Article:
Prius Personal Log  #730

February 5, 2016  -  February 7, 2016

Last Updated: Fri. 3/25/2016

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2-07-2016 Influence.  The comment was made about now knowing how much we actually have.  Could you really ever find out?  I climbed up on the soapbox again to share some insight: 

Realistically, it doesn't matter.  The end result is the same.  The benefit is they get confirmation of it being an acceptable decision much sooner.  There's a lot at stake.  That helps a great deal.

With Prius, we established a direct line for feedback with Toyota.  They shared information with us directly, a few times with tidbits even before the dealers.  We got confirmation the forums were being monitored for suggestions.  The next-gen rollout included some of what had been discussed.  It was a great exchange.

I was always baffled that this group wasn't able to achieve the same thing with GM... which is why I kept on pushing.  There were several here who insisted we should just be patient and hope for the best.  I'm not that type of person. I also know that reacting afterward is far more costly than being proactive.  Interacting with users during the development is priceless.

25 years into a career as an information engineer (software developer) and having a father as a mechanical engineer taught me a great deal.  I learned the value of feedback long ago.  I established a group beta-testers, who gave candid and well thought out suggestions.  It was a very productive relationship.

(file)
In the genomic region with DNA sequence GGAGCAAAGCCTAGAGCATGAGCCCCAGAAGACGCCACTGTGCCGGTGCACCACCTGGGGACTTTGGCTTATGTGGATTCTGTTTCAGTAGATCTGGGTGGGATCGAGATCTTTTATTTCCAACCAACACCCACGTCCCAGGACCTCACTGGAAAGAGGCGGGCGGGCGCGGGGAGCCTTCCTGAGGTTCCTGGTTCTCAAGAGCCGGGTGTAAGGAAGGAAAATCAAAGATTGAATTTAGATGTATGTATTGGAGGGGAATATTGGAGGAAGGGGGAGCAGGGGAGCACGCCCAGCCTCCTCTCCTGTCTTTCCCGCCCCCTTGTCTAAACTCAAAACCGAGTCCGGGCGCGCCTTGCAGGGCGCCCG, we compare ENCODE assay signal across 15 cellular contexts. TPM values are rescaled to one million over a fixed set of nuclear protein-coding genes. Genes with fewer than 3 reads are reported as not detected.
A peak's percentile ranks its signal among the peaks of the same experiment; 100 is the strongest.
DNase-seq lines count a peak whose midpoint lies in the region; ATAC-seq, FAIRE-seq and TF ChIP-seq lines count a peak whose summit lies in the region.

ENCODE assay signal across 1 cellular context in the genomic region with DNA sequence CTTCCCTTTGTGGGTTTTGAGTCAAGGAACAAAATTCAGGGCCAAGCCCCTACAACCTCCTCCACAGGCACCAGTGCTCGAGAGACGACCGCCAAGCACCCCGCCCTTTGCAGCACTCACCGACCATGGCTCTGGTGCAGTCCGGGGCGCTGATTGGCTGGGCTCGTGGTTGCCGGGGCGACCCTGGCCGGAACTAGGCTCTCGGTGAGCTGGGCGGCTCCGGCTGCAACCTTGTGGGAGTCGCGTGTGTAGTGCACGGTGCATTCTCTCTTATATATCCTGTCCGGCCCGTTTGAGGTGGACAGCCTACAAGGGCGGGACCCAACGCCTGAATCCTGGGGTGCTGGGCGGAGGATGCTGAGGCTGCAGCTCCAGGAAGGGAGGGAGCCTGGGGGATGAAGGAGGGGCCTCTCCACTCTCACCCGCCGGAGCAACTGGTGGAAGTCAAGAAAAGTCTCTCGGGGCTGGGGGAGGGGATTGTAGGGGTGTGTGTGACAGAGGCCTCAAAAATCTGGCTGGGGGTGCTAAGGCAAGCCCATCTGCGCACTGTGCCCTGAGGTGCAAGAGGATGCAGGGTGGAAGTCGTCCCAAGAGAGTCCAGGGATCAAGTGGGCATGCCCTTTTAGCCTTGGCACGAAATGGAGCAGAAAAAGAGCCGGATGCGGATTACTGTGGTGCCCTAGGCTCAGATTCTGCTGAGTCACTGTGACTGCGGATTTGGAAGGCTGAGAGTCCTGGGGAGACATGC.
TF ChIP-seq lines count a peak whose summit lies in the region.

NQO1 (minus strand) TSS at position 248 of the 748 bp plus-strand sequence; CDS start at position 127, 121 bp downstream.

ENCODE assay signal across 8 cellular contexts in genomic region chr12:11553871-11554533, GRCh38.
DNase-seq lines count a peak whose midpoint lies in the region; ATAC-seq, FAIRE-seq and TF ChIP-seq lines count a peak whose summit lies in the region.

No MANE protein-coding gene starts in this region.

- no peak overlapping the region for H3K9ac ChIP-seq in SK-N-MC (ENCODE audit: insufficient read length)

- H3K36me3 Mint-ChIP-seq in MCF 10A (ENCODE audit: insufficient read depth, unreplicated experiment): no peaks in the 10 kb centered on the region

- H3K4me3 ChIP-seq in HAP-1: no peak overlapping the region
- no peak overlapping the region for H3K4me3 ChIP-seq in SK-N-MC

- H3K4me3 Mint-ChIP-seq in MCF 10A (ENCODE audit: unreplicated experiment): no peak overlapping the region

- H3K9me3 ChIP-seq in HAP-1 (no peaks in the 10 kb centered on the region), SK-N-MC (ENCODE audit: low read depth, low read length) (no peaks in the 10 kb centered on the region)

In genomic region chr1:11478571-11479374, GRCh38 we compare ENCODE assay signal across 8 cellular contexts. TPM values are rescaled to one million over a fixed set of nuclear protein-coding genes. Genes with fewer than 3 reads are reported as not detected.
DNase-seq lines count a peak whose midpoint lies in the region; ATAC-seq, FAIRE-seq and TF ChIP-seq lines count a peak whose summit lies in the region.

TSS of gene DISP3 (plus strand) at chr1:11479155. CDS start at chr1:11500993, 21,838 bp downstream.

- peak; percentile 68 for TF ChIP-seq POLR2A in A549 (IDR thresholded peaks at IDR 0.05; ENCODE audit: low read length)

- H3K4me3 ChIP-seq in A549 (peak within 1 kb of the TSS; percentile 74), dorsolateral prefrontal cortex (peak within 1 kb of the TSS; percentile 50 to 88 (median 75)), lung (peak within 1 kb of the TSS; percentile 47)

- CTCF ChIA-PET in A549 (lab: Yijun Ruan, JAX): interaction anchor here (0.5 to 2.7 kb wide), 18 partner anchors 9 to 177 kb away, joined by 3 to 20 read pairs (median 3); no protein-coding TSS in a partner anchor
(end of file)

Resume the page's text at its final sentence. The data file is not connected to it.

Way back in 2003, we knew the design of the hybrid system for Prius was able to deliver speeds of up to 100 km/h (62.1 mph) using only electricity.  We also knew that would be incredibly expensive.  Yet, there were some who experimented with added capacity anyway.  When the next-gen rolled out in 2009, we could see the design continued to support that ability to take advantage of additional electricity.  It was still too expensive.  A few aftermarket providers didn't care.  They tried attracting consumers, despite the high cost.  Toyota saw that, but waited until a configuration actually affordable would be possible.

That approach had trouble from the start.  It was exactly what enthusiasts had requested, but it wasn't what supporters saw as appealing to the masses.  The reason was simple: Volt.  It wasn't the configuration hoped for (since the engine ran often in the winter and the wheels were powered directly at times), yet it wasn't marketed as a plug-in hybrid.  So, people focused solely on range rather than results.  Toyota took advantage of the feedback early on, keeping availability limited to select markets.  It gave them an opportunity to learn more about how widen appeal without trading off price.  In the meantime, energy-density and production-cost of batteries would continue to fall.  When Ford joined in offering their plug-in hybrid, there was no reason to expand.  Observing their progress (which also had challenges), would provide a great deal of valuable information.

That history will, of course, be spun to make it look like goals weren't accomplished.  But sales expectations were never set high in the first place for the plug-in Prius, quite unlike Volt.  It was also a mid-cycle upgrade, rather than an entirely new vehicle requiring a full 5-year cycle.  The cost & risk was profoundly lower for Toyota than it was for GM. Reality is, few will care.  Many here will deny that even happened anyway.  So, there's little chance ordinary consumers will bother trying to figure any of it out.